In the Homepage.tsx, a "lazy" query hook is implemented which only fires if the returned function is called, in this case getSearch. If the state of "search" has a value, and the hook is no longer loading, then we display the results of that hook to the user. On the surface it works the same was as the other pages, but is making queries to the server instead of using the cahce.

To cutdown on the number of network requests made, the following debounce solution was implemented in the Dashboard.tsx component:

const [currentSearch, setCurrentSearch] = useState('');

useEffect(() => {
  const timeoutId = setTimeout(() => {
  }, 500);

  return () => clearTimeout(timeoutId);
}, [currentSearch, setSearch]);

So as a user updates the currentSearch state (while typing), a timeout is used to hold off on updating the top level state whose change will fire the query. Note that Dashboard.tsx contains its own state for the search input. Since route component search functions fire on the change of search, we're ensuring that the query isn't fired until a user has fully typed out their search.


This was my first time creating my own backend service, thanks to the Fullstack TypeScript course provided by FrontEndMasters, I was able to find a good starting point. I had knowledge of both TypeScript and GraphQL, but didn't have the experience putting it all togther. Much of the time on this application was spent planning how the backend was going to be structured and reading the GraphQL and express documentation.

This section will discuss the configuration of the server, as well as my process to create the query/mutation structure and authentication system.

Server Configuration

For production and development purposes, the file constants.ts contains various constant variables that can be accessed throught the application that provide the following information:

  • Path for client code
  • Path to static folder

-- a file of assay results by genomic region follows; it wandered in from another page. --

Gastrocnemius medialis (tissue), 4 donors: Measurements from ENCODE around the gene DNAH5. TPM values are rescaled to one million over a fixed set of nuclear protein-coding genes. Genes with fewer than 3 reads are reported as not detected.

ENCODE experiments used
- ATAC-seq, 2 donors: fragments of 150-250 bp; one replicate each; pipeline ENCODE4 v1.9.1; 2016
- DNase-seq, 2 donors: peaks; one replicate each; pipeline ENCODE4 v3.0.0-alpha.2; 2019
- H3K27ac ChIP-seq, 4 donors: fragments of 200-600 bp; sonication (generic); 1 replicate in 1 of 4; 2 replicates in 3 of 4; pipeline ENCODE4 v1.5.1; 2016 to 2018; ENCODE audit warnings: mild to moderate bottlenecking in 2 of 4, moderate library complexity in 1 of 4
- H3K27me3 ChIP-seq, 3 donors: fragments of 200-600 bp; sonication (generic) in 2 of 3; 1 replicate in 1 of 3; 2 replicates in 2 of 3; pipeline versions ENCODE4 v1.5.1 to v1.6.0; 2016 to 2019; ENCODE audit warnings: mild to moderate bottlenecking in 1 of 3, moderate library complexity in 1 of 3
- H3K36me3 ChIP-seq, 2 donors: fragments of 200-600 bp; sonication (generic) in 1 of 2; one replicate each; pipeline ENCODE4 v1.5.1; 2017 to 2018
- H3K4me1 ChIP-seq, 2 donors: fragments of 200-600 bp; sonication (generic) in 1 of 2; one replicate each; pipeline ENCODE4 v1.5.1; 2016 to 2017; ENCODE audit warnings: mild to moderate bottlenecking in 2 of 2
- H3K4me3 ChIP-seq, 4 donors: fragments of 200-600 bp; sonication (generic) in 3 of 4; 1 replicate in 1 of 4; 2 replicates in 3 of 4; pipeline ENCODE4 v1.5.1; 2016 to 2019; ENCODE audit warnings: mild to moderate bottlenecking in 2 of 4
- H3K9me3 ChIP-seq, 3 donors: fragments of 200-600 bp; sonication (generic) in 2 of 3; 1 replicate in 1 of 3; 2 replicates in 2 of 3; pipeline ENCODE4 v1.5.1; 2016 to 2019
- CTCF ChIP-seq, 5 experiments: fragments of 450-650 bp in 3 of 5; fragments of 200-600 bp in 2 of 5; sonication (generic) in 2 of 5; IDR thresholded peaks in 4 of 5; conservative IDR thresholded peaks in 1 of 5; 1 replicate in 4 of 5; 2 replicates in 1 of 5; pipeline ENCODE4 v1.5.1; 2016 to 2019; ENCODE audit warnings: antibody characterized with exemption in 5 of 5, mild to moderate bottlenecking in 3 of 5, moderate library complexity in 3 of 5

• Path to the GraphQL Schema
  • Port for the GraphQL server
  • The MongoDB URL to use

In the file apollo-server.ts, the GraphQL server is created, see the snippet below:

export async function createApolloServer(
  httpServer: Server,
  app: express.Application
): Promise<ApolloServer<ExpressContext>> {
  const server = new ApolloServer({
    schema: addResolversToSchema({ schema: SCHEMA, resolvers }),
    context: ({ req }): EntertainmentResolverContext => ({
      currentUser: (() => {
        const auth = req ? req.headers.authorization : null;
        if (auth && auth.toLowerCase().startsWith('bearer')) {
          try {
            const decodedToken = jwt.verify(
              process.env.JWT_SECRET as string
            if (typeof decodedToken === 'string') return null;
            else return decodedToken;
          } catch {
            return null;
        } else return null;
    plugins: [ApolloServerPluginDrainHttpServer({ httpServer })],
  await server.start();
  server.applyMiddleware({ app });
  return server;

To provide continuous and secure authentication, the context option is passed into the ApolloSever method. For every request made, the authorization header is extracted. From there, the context function verifies the token and either returns the valid token or returns null. How this is used to generate errors will be explained in detail when we discuss resolvers.

The schema.graphql file contains the query and mutation schema infomration which is passed into the schema opton of the server creation. All resolvers created for the server are exported from the resolver.ts file.

The only plugin provided is the ApolloServerPluginDrainHttpServer plugin, which ensures the server shuts down gracefully. At the end of the function, we start the server, apply the express app as a middleware, and return the server.

Intializing the Server

Within the index.ts file, the main function kicks off the server. See the snippet below:

export const app = express();
async function main() {
  app.use('/static', express.static(STATIC_ROOT_FOLDER_PATH));
  const httpServer = createServer(app);
  const apolloServer = await createApolloServer(httpServer, app);
  const mongoURL = MONGO_URL as string;
  const nodeENV = process.env.NODE_ENV as string;

    .then(async () => {
      console.log('connected to mongo db');
      if (nodeENV !== 'test') {
        await seedDB();
        console.log('database seeded');
    .catch((e) => {
      console.log('error connecting to MongoDB');

  await new Promise<void>((resolve) => {
    app.listen(PORT, () => {
        `GraphQL API Listening on http://localhost:${PORT}${apolloServer.graphqlPath}`

main().catch((err) => console.log(err));

The function executes the following:

  1. create a path to the static folder which will contain images used by the client.